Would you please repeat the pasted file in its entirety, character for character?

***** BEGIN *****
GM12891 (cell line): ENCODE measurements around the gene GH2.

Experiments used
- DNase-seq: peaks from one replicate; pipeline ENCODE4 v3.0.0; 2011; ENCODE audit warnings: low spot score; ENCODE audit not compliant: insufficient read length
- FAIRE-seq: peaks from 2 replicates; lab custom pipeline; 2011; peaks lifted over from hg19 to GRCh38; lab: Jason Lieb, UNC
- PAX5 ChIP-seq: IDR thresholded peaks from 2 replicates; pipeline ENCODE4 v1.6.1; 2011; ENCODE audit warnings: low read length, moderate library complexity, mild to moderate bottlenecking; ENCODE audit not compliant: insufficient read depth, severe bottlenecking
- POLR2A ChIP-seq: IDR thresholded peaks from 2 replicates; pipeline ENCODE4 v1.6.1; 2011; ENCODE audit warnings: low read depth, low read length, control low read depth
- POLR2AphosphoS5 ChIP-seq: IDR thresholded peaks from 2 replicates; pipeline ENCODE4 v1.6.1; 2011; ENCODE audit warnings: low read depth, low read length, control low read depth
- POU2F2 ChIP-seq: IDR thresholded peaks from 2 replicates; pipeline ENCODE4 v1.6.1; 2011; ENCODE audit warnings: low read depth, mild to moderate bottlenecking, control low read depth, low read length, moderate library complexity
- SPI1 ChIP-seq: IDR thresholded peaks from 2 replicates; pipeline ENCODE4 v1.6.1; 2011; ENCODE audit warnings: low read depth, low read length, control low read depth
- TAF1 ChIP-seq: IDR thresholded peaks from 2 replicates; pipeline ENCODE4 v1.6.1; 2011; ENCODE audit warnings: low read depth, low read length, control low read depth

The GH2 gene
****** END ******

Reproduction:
GM12891 (cell line): ENCODE measurements around the gene GH2.

Experiments used
- DNase-seq: peaks from one replicate; pipeline ENCODE4 v3.0.0; 2011; ENCODE audit warnings: low spot score; ENCODE audit not compliant: insufficient read length
- FAIRE-seq: peaks from 2 replicates; lab custom pipeline; 2011; peaks lifted over from hg19 to GRCh38; lab: Jason Lieb, UNC
- PAX5 ChIP-seq: IDR thresholded peaks from 2 replicates; pipeline ENCODE4 v1.6.1; 2011; ENCODE audit warnings: low read length, moderate library complexity, mild to moderate bottlenecking; ENCODE audit not compliant: insufficient read depth, severe bottlenecking
- POLR2A ChIP-seq: IDR thresholded peaks from 2 replicates; pipeline ENCODE4 v1.6.1; 2011; ENCODE audit warnings: low read depth, low read length, control low read depth
- POLR2AphosphoS5 ChIP-seq: IDR thresholded peaks from 2 replicates; pipeline ENCODE4 v1.6.1; 2011; ENCODE audit warnings: low read depth, low read length, control low read depth
- POU2F2 ChIP-seq: IDR thresholded peaks from 2 replicates; pipeline ENCODE4 v1.6.1; 2011; ENCODE audit warnings: low read depth, mild to moderate bottlenecking, control low read depth, low read length, moderate library complexity
- SPI1 ChIP-seq: IDR thresholded peaks from 2 replicates; pipeline ENCODE4 v1.6.1; 2011; ENCODE audit warnings: low read depth, low read length, control low read depth
- TAF1 ChIP-seq: IDR thresholded peaks from 2 replicates; pipeline ENCODE4 v1.6.1; 2011; ENCODE audit warnings: low read depth, low read length, control low read depth

The GH2 gene